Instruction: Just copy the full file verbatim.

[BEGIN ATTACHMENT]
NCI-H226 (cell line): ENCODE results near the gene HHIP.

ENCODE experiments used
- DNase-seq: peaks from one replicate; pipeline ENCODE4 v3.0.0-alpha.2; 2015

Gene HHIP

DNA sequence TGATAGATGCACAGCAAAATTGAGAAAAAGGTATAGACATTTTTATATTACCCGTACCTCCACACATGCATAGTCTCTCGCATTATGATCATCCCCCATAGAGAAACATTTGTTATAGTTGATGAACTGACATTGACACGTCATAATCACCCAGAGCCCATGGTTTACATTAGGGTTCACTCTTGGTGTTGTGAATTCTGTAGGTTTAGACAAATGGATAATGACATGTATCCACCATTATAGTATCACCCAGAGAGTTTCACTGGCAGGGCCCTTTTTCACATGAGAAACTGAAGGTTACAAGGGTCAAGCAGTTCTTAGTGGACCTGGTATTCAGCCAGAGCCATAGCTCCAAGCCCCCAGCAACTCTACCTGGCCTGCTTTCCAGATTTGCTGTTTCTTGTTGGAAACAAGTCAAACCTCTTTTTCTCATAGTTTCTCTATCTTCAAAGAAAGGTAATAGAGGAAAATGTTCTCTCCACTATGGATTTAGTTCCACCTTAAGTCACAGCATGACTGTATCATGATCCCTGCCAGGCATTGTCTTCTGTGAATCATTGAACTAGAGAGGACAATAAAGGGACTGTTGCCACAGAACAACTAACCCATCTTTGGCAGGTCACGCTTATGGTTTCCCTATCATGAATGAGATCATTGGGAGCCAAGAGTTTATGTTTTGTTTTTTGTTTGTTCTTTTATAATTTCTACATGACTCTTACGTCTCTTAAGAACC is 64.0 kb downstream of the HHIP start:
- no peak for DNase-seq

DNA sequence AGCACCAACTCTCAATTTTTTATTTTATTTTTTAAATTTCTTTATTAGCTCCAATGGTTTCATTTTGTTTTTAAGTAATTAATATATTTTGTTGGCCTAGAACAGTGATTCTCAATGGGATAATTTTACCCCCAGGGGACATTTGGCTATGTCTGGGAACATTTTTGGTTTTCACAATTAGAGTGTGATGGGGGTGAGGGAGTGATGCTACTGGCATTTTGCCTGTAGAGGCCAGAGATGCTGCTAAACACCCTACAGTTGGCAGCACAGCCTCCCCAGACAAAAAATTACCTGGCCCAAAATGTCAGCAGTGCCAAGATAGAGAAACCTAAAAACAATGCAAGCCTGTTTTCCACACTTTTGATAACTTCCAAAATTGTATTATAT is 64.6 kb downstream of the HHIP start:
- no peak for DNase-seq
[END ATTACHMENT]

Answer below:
NCI-H226 (cell line): ENCODE results near the gene HHIP.

ENCODE experiments used
- DNase-seq: peaks from one replicate; pipeline ENCODE4 v3.0.0-alpha.2; 2015

Gene HHIP

DNA sequence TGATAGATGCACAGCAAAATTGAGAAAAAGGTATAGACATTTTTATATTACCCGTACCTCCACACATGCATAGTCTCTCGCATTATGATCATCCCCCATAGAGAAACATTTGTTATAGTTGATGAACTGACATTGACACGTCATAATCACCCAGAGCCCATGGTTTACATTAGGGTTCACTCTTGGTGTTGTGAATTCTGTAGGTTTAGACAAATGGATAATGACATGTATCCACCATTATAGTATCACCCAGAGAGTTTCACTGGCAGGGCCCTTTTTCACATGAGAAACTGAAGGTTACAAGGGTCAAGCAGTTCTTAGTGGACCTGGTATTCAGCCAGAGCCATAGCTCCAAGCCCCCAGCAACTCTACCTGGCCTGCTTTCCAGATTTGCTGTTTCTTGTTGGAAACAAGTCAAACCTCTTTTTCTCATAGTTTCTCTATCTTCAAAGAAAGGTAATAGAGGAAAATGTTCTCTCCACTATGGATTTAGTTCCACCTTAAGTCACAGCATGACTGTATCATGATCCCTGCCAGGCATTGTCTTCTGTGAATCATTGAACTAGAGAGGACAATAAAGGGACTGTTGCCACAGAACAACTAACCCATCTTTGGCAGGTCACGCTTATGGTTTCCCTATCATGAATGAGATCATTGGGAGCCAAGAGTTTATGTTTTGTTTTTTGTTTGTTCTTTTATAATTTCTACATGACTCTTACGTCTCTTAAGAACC is 64.0 kb downstream of the HHIP start:
- no peak for DNase-seq

DNA sequence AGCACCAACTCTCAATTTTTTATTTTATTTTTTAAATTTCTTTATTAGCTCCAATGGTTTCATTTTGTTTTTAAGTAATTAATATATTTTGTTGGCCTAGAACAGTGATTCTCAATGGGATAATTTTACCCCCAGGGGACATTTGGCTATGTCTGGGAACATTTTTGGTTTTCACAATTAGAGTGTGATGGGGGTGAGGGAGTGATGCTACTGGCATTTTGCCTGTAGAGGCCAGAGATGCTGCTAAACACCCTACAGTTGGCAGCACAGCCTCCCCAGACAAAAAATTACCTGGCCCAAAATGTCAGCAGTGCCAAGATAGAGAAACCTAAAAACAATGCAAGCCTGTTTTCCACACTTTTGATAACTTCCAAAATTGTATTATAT is 64.6 kb downstream of the HHIP start:
- no peak for DNase-seq